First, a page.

What can you say when people refuse to change their beliefs in the face of evidence? Sure, evidence can be misinterpreted but does that mean we throw out reason, logic and evidence? Of course not. So how can people look the most convincing, undeniable evidence in the face – proof by any objective measure – and reject it in favour of their beliefs? How could anyone continue to believe that 2 + 2 = 78 in the face of the fact that 2 + 2 = 4? Everything we believe eventually comes down to faith; but we believe (through experience) that there is order in the world, so we can use our reason to learn how the world works. Faith and reason can coexist: in fact, faith without reason leads to foolishness and anarchy, and reason without faith leads to cynicism and stagnancy.

What we believe may seem odd to others, but all people should be allowed freedom of belief – with carefully delineated restrictions. But how can you hold an intelligent conversation with someone who refuses to accept that they can be wrong?

I was talking to a couple of Mormon (Latter-day Saints) missionaries today. Among the several other aspects we talked about, chiefly why I wouldn’t pray about the Book of Mormon, I asked them, What evidence would you accept that the Book of Mormon wasn’t true? Their answer boiled down to “none”. I emphasised, What if a document, a genuine – unforged – historical document was found that showed beyond doubt that the Book of Mormon was false: would they accept that? No, they wouldn’t. If evidence appeared to the contrary – no matter how genuine or well-founded it was – well, their feelings, their convictions, carried greater authority. This problem of feeling over fact didn’t seem to be a problem for them.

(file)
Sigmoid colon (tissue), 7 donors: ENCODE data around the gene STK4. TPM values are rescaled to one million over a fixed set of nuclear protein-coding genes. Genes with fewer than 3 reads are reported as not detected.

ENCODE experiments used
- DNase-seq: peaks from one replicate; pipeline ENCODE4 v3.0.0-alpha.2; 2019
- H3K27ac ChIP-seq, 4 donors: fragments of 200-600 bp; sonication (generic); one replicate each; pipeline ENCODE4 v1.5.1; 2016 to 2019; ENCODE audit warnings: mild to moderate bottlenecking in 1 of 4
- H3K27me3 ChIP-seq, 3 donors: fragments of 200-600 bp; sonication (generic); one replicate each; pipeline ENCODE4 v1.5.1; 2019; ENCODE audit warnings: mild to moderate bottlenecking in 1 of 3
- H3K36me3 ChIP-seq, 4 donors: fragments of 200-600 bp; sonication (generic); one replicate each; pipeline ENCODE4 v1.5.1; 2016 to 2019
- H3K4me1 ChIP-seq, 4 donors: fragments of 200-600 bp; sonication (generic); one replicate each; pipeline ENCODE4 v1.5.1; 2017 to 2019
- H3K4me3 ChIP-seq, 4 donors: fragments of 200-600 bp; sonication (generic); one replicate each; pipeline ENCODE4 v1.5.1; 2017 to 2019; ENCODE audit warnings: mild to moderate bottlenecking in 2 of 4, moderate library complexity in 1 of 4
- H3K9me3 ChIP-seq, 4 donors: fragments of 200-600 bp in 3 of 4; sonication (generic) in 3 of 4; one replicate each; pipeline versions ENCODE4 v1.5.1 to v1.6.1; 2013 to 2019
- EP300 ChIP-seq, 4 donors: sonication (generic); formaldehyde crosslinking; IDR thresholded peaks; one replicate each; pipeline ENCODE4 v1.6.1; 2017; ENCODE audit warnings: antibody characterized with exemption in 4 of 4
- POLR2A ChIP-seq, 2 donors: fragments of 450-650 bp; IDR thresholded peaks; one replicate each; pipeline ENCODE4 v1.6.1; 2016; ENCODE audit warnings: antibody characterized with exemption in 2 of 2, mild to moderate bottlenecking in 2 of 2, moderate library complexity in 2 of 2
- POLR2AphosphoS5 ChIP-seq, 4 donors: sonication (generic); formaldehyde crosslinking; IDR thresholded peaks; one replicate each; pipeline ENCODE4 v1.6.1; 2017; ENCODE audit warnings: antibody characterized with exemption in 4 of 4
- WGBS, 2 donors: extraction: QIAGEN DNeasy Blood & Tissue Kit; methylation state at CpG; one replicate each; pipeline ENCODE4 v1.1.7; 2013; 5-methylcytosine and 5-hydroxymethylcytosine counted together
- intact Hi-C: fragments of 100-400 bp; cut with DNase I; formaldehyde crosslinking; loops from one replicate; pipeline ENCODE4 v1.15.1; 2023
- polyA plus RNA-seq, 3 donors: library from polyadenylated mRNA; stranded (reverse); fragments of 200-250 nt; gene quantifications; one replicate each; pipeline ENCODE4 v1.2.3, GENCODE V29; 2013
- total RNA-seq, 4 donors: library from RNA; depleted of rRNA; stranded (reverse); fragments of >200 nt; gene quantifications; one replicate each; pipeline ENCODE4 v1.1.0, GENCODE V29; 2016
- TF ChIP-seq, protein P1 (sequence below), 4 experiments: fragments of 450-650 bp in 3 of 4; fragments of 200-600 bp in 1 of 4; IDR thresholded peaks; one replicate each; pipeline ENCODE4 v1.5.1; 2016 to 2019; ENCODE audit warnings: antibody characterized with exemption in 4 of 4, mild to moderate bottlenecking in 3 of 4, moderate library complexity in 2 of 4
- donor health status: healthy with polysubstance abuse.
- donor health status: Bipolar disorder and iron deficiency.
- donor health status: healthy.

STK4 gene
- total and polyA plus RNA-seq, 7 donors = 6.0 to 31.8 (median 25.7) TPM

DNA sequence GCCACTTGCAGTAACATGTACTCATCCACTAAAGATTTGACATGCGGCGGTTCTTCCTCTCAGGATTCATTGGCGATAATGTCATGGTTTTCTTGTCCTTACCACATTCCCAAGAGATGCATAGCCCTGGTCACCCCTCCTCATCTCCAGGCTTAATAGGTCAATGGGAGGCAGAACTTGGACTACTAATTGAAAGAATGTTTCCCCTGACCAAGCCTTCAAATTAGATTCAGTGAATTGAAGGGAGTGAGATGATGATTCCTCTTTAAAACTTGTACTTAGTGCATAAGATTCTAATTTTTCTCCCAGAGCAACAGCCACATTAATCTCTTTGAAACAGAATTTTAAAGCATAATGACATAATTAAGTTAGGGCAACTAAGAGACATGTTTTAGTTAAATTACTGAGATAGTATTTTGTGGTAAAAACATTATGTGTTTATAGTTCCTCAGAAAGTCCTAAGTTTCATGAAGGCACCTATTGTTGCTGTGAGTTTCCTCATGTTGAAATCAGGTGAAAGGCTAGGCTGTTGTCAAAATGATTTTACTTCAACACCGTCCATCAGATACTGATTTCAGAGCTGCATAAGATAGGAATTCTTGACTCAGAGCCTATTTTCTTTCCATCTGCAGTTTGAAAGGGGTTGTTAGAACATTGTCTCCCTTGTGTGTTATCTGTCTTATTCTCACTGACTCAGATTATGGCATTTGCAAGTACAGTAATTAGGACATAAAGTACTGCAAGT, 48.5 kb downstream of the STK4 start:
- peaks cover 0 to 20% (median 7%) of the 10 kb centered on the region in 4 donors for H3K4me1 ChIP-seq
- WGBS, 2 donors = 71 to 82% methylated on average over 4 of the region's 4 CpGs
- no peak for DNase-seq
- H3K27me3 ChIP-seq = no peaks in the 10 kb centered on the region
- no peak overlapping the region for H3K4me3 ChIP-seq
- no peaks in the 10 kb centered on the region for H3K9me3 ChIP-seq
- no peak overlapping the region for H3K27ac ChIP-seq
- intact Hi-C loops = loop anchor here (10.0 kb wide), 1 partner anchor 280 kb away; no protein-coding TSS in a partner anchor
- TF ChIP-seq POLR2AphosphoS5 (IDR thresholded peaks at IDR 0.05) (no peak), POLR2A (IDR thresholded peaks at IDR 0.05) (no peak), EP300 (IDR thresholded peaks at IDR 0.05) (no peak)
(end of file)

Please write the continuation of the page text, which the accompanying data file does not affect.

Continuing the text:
I asked them, if I ignored all the evidence and prayed about the truth of the Book of Mormon, what if I didn’t get an answer, or the answer was that the Book of Mormon was false? What then? Their answer amounted to, you’re not asking with genuine desire to know the truth: if you do want the truth, God will confirm that the Book of Mormon is true. They didn’t seem to be able to entertain any other possibilities.

Their faith was based on what? On their faith, it seemed, as well as on their experiences. They were convinced that the Book of Mormon and the LDS church was true, and that was enough. I mentioned the faith and sincerity of people of other religions, including people who die for their faith, but it didn’t faze them. They didn’t appear arrogant or condescending, but just unwilling to seriously consider the possibility that they could be wrong.

If you were on trial, would you want someone to judge you based on their feelings, and damn the evidence? Dear God, may people who follow feelings like this never hold power over human life.

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